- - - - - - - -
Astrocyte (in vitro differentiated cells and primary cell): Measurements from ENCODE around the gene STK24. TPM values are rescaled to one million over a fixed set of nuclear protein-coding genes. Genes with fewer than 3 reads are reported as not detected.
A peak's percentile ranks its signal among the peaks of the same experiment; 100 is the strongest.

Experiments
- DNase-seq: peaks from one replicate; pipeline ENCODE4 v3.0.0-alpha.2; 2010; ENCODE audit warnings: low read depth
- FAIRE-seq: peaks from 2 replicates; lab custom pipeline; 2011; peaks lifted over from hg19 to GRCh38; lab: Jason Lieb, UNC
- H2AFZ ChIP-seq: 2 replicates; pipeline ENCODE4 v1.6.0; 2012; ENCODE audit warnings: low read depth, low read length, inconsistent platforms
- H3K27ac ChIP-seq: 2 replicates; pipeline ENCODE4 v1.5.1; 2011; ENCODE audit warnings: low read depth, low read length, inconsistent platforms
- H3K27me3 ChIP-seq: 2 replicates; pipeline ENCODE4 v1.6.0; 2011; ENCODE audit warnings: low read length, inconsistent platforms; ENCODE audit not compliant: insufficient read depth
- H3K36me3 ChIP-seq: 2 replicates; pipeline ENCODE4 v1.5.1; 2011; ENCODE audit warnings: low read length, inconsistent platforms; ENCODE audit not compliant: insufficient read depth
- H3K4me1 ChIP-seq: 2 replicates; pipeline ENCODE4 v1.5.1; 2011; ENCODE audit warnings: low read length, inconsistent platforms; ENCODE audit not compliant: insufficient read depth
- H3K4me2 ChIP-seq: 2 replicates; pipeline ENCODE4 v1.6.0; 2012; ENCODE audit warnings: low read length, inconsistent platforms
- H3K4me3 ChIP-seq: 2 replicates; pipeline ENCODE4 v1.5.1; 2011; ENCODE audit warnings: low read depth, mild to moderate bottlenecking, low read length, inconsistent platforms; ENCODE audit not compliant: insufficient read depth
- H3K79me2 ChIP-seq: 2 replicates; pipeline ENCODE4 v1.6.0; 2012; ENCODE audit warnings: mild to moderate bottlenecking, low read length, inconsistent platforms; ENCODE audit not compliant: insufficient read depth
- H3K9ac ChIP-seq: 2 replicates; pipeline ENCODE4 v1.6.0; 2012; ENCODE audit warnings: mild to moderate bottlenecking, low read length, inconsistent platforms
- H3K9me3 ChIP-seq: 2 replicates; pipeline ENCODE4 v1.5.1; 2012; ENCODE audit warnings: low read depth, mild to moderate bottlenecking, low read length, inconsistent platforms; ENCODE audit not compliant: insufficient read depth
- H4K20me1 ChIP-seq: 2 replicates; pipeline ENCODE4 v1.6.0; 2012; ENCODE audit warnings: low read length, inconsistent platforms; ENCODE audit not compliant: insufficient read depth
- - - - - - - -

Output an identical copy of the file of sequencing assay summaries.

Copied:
Astrocyte (in vitro differentiated cells and primary cell): Measurements from ENCODE around the gene STK24. TPM values are rescaled to one million over a fixed set of nuclear protein-coding genes. Genes with fewer than 3 reads are reported as not detected.
A peak's percentile ranks its signal among the peaks of the same experiment; 100 is the strongest.

Experiments
- DNase-seq: peaks from one replicate; pipeline ENCODE4 v3.0.0-alpha.2; 2010; ENCODE audit warnings: low read depth
- FAIRE-seq: peaks from 2 replicates; lab custom pipeline; 2011; peaks lifted over from hg19 to GRCh38; lab: Jason Lieb, UNC
- H2AFZ ChIP-seq: 2 replicates; pipeline ENCODE4 v1.6.0; 2012; ENCODE audit warnings: low read depth, low read length, inconsistent platforms
- H3K27ac ChIP-seq: 2 replicates; pipeline ENCODE4 v1.5.1; 2011; ENCODE audit warnings: low read depth, low read length, inconsistent platforms
- H3K27me3 ChIP-seq: 2 replicates; pipeline ENCODE4 v1.6.0; 2011; ENCODE audit warnings: low read length, inconsistent platforms; ENCODE audit not compliant: insufficient read depth
- H3K36me3 ChIP-seq: 2 replicates; pipeline ENCODE4 v1.5.1; 2011; ENCODE audit warnings: low read length, inconsistent platforms; ENCODE audit not compliant: insufficient read depth
- H3K4me1 ChIP-seq: 2 replicates; pipeline ENCODE4 v1.5.1; 2011; ENCODE audit warnings: low read length, inconsistent platforms; ENCODE audit not compliant: insufficient read depth
- H3K4me2 ChIP-seq: 2 replicates; pipeline ENCODE4 v1.6.0; 2012; ENCODE audit warnings: low read length, inconsistent platforms
- H3K4me3 ChIP-seq: 2 replicates; pipeline ENCODE4 v1.5.1; 2011; ENCODE audit warnings: low read depth, mild to moderate bottlenecking, low read length, inconsistent platforms; ENCODE audit not compliant: insufficient read depth
- H3K79me2 ChIP-seq: 2 replicates; pipeline ENCODE4 v1.6.0; 2012; ENCODE audit warnings: mild to moderate bottlenecking, low read length, inconsistent platforms; ENCODE audit not compliant: insufficient read depth
- H3K9ac ChIP-seq: 2 replicates; pipeline ENCODE4 v1.6.0; 2012; ENCODE audit warnings: mild to moderate bottlenecking, low read length, inconsistent platforms
- H3K9me3 ChIP-seq: 2 replicates; pipeline ENCODE4 v1.5.1; 2012; ENCODE audit warnings: low read depth, mild to moderate bottlenecking, low read length, inconsistent platforms; ENCODE audit not compliant: insufficient read depth
- H4K20me1 ChIP-seq: 2 replicates; pipeline ENCODE4 v1.6.0; 2012; ENCODE audit warnings: low read length, inconsistent platforms; ENCODE audit not compliant: insufficient read depth